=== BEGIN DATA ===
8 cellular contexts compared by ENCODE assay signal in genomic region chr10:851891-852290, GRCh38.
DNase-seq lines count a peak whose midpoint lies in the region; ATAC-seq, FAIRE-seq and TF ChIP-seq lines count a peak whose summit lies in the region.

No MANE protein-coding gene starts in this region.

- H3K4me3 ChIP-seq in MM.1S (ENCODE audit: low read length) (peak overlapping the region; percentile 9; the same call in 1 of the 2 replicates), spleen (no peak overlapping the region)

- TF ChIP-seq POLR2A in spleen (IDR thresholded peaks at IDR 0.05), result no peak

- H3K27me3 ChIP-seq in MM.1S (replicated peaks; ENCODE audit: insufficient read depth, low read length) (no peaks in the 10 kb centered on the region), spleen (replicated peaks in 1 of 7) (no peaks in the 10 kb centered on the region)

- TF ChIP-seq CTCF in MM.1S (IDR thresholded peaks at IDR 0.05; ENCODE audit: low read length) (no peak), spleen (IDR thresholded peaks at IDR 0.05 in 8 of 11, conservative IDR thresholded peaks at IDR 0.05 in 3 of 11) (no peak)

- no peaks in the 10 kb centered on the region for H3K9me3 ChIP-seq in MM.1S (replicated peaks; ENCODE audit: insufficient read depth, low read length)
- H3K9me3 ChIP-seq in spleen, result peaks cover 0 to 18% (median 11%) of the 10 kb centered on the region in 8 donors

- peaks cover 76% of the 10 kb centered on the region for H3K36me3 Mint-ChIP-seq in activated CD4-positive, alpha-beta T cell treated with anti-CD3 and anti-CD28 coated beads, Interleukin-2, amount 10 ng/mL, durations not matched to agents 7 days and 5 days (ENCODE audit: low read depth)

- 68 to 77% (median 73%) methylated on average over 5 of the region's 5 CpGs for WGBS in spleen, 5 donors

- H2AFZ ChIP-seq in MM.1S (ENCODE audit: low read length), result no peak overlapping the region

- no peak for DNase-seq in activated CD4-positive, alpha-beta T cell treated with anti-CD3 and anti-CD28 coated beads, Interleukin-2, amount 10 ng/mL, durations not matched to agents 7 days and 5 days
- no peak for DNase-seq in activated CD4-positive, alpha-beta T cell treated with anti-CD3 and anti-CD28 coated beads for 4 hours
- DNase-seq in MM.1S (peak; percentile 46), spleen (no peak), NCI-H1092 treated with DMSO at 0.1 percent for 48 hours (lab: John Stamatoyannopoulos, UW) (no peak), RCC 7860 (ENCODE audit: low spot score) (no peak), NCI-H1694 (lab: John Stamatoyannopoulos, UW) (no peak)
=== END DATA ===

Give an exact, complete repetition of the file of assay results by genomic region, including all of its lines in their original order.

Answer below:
8 cellular contexts compared by ENCODE assay signal in genomic region chr10:851891-852290, GRCh38.
DNase-seq lines count a peak whose midpoint lies in the region; ATAC-seq, FAIRE-seq and TF ChIP-seq lines count a peak whose summit lies in the region.

No MANE protein-coding gene starts in this region.

- H3K4me3 ChIP-seq in MM.1S (ENCODE audit: low read length) (peak overlapping the region; percentile 9; the same call in 1 of the 2 replicates), spleen (no peak overlapping the region)

- TF ChIP-seq POLR2A in spleen (IDR thresholded peaks at IDR 0.05), result no peak

- H3K27me3 ChIP-seq in MM.1S (replicated peaks; ENCODE audit: insufficient read depth, low read length) (no peaks in the 10 kb centered on the region), spleen (replicated peaks in 1 of 7) (no peaks in the 10 kb centered on the region)

- TF ChIP-seq CTCF in MM.1S (IDR thresholded peaks at IDR 0.05; ENCODE audit: low read length) (no peak), spleen (IDR thresholded peaks at IDR 0.05 in 8 of 11, conservative IDR thresholded peaks at IDR 0.05 in 3 of 11) (no peak)

- no peaks in the 10 kb centered on the region for H3K9me3 ChIP-seq in MM.1S (replicated peaks; ENCODE audit: insufficient read depth, low read length)
- H3K9me3 ChIP-seq in spleen, result peaks cover 0 to 18% (median 11%) of the 10 kb centered on the region in 8 donors

- peaks cover 76% of the 10 kb centered on the region for H3K36me3 Mint-ChIP-seq in activated CD4-positive, alpha-beta T cell treated with anti-CD3 and anti-CD28 coated beads, Interleukin-2, amount 10 ng/mL, durations not matched to agents 7 days and 5 days (ENCODE audit: low read depth)

- 68 to 77% (median 73%) methylated on average over 5 of the region's 5 CpGs for WGBS in spleen, 5 donors

- H2AFZ ChIP-seq in MM.1S (ENCODE audit: low read length), result no peak overlapping the region

- no peak for DNase-seq in activated CD4-positive, alpha-beta T cell treated with anti-CD3 and anti-CD28 coated beads, Interleukin-2, amount 10 ng/mL, durations not matched to agents 7 days and 5 days
- no peak for DNase-seq in activated CD4-positive, alpha-beta T cell treated with anti-CD3 and anti-CD28 coated beads for 4 hours
- DNase-seq in MM.1S (peak; percentile 46), spleen (no peak), NCI-H1092 treated with DMSO at 0.1 percent for 48 hours (lab: John Stamatoyannopoulos, UW) (no peak), RCC 7860 (ENCODE audit: low spot score) (no peak), NCI-H1694 (lab: John Stamatoyannopoulos, UW) (no peak)